And who is restrained by the most egregiously disarming treaty of all, the Anti-ballistic Missile Treaty? The ABM treaty is the repository of all the totemic properties of arms control. It was perhaps once a contributor to nuclear stability. It is now entirely obsolete, no longer even legally binding, having been contracted with a state that no longer exists. Its original purpose was to promote strategic stability and prevent an offensive weapons race between the United States and the Soviet Union. But its only effect today is to prevent the United States from building effective defenses against the real threat it faces: limited attack with weapons of mass destruction launched either deliberately by rogue states or accidentally (or without authority) by others.
The ABM treaty prevents the United States from defending itself. It has no similar effect on Russia, because Russia is incapable of building the kind of sophisticated defenses that American technology uniquely makes possible.
Yet rather than abandon the ABM treaty, the Clinton administration has actually strengthened it. In 1997, it signed an agreement in New York recognizing Kazakhstan, Ukraine, and Belarus as well as Russia as successor states to the Soviet Union for the purposes of this treaty. Which would be a meaningless provision, except that making five countries party to this treaty rather than two makes it more difficult for the United States ever to amend the treaty to allow us to build needed defenses.
The 1997 agreement also "demarcated" between the prohibited long-range ABM systems and the permitted shorter-range systems. But it did so in a way that forces us to dumb down and slow down the interceptors we want to build, by putting a ceiling on their speed and by restricting the kinds of sensory information they may use to track incoming enemy warheads. Even now, with the North Korean threat growing and with missile defense technology advancing, the Clinton administration goes hat in hand to the Russians to ask them to permit us to build the defenses we need to protect American cities.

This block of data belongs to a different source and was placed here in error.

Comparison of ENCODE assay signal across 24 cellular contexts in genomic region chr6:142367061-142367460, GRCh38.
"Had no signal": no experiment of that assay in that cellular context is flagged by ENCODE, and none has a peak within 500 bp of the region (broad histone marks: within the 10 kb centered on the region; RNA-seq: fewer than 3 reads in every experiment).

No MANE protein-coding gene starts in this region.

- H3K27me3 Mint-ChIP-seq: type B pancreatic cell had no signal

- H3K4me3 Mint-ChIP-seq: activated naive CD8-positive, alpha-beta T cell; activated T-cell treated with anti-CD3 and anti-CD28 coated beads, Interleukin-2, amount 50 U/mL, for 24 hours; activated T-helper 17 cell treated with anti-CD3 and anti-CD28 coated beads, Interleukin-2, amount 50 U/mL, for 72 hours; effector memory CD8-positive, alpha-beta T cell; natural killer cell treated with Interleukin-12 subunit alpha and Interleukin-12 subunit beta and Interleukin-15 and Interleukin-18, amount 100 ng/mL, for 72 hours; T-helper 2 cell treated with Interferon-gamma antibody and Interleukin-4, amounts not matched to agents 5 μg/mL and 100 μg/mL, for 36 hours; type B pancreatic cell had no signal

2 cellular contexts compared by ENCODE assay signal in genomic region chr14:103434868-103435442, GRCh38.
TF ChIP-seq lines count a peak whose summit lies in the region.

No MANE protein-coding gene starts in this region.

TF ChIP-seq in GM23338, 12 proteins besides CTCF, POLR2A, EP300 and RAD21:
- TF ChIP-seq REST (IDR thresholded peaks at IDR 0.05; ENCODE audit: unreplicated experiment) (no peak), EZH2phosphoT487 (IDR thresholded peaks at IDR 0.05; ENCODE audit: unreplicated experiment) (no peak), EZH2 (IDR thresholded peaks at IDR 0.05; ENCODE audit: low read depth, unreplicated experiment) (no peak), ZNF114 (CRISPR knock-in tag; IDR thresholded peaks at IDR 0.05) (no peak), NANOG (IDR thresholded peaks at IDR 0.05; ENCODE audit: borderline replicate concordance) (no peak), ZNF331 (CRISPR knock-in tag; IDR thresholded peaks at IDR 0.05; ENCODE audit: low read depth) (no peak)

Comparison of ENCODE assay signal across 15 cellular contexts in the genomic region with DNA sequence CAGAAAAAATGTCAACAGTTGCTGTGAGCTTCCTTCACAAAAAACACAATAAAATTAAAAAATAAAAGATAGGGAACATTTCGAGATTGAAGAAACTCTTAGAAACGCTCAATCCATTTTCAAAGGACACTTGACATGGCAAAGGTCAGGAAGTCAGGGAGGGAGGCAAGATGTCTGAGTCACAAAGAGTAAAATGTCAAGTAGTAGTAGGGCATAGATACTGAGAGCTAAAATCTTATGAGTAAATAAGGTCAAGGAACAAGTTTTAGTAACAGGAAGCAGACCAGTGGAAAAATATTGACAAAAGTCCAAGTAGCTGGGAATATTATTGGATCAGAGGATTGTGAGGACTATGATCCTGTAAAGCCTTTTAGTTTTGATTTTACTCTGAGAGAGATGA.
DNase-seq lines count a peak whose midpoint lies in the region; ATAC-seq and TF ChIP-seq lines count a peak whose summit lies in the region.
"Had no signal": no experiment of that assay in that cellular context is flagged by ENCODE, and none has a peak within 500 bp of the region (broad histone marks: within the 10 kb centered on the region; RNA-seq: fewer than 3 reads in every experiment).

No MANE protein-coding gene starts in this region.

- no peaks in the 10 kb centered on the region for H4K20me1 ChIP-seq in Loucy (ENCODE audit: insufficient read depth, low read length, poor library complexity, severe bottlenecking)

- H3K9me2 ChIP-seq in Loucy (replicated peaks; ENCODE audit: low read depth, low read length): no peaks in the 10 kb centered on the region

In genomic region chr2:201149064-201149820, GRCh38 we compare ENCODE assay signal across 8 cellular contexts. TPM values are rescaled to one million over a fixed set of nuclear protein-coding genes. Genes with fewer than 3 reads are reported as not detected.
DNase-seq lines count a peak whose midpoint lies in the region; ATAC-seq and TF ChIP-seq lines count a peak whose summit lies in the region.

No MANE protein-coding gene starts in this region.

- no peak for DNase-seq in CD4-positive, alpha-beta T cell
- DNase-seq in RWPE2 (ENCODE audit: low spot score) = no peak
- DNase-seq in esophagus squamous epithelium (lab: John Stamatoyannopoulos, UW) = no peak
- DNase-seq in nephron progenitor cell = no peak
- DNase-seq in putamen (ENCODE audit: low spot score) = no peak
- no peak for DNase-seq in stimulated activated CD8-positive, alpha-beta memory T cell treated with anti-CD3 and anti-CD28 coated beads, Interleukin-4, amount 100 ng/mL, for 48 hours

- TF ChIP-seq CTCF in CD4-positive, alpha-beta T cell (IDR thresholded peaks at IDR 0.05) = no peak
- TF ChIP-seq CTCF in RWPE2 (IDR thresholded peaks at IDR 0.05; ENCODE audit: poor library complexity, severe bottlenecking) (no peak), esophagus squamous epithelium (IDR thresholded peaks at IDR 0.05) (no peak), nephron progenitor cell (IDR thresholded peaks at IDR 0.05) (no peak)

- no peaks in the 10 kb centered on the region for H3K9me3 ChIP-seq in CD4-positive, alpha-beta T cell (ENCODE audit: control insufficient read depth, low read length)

THAT IS WHY THE DEFEAT OF THE TEST BAN TREATY is so important. It is not just one treaty. It is not just puncturing the theology of arms control. It is a small detonation in the new legalist-internationalist structure that the United States has for almost a decade been imposing on itself.
The Democrats have threatened to make the test ban treaty a campaign issue. Republicans should welcome the opportunity. Of course, a 15-second sound bite can make a test ban sound lovely. But even a 30-second sound bite suffices to make the counterargument that the treaty is unverifiable and, for the United States, disarming. A debate, moreover, could illuminate the various other ways that the Clinton administration has, with its fetish for treaties, constrained American power and constricted American freedom of action to the detriment of national security.
If the Democrats want to make the safety of American citizens an issue, they should be taken on. What will make your children sleep more safely in their beds: a treaty signed by Iran and Iraq, or the kind of missile just tested in the Pacific that shot an incoming warhead out of the sky at a combined speed of 15,000 miles per hour?
November 9 marks the tenth anniversary of the fall of the Berlin Wall. There will be many speeches and much celebration. Let us ask the Clinton administration, the proponents of the CTBT, and the architects of the new era of universal arms control to tell us how the wall was brought down by SALT I or SALT II or the ABM treaty. The fact is that it was brought down not by paper but by steel and technology, by an arms race and an iron will.
The challenge to American security today does not require an iron will -- we do not face that level of risk or require the same resolve. But it does require a clear head -- the ability to see through the illusions of arms control and the courage to resist the lure of parchment.
Charles Krauthammer is a syndicated columnist for the Washington Post, an essayist for Time, and a contributing editor to THE WEEKLY STANDARD.